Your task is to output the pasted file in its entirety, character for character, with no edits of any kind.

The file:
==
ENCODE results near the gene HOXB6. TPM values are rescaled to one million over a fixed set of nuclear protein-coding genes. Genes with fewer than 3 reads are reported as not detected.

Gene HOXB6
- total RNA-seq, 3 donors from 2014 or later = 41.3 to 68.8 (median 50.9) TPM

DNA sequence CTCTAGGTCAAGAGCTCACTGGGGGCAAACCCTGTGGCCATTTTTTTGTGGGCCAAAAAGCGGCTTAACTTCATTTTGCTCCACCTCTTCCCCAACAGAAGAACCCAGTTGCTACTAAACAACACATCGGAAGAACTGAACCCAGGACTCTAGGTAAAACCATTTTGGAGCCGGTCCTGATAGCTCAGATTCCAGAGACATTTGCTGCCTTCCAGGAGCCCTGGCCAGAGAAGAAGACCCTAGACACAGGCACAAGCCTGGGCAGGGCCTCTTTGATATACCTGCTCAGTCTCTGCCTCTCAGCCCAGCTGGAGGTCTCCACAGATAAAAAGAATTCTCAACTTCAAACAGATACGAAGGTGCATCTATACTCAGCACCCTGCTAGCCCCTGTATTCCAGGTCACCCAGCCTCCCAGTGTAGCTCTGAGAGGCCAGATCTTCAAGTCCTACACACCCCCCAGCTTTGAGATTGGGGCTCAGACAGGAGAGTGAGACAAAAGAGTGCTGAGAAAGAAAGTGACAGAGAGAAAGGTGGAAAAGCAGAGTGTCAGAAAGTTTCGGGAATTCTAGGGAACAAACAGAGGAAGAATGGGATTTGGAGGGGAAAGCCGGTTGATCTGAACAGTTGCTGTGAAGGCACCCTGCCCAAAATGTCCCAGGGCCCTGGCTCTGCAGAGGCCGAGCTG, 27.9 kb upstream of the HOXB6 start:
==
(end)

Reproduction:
ENCODE results near the gene HOXB6. TPM values are rescaled to one million over a fixed set of nuclear protein-coding genes. Genes with fewer than 3 reads are reported as not detected.

Gene HOXB6
- total RNA-seq, 3 donors from 2014 or later = 41.3 to 68.8 (median 50.9) TPM

DNA sequence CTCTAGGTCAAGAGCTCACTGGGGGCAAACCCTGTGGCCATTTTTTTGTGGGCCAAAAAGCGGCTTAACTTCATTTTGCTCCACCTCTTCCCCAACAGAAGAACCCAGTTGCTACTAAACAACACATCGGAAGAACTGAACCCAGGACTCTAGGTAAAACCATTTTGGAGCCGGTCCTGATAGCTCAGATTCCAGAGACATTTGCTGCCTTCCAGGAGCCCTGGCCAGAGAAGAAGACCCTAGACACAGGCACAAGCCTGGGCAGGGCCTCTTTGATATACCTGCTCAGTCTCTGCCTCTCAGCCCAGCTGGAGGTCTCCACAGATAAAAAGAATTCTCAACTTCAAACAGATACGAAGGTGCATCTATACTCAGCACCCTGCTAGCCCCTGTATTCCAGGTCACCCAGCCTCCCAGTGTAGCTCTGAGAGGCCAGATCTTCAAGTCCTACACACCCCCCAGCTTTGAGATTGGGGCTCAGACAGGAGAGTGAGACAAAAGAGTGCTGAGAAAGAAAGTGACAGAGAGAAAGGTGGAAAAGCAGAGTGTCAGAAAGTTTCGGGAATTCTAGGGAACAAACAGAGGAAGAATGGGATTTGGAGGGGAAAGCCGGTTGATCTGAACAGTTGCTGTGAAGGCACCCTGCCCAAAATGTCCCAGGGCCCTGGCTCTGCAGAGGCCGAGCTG, 27.9 kb upstream of the HOXB6 start: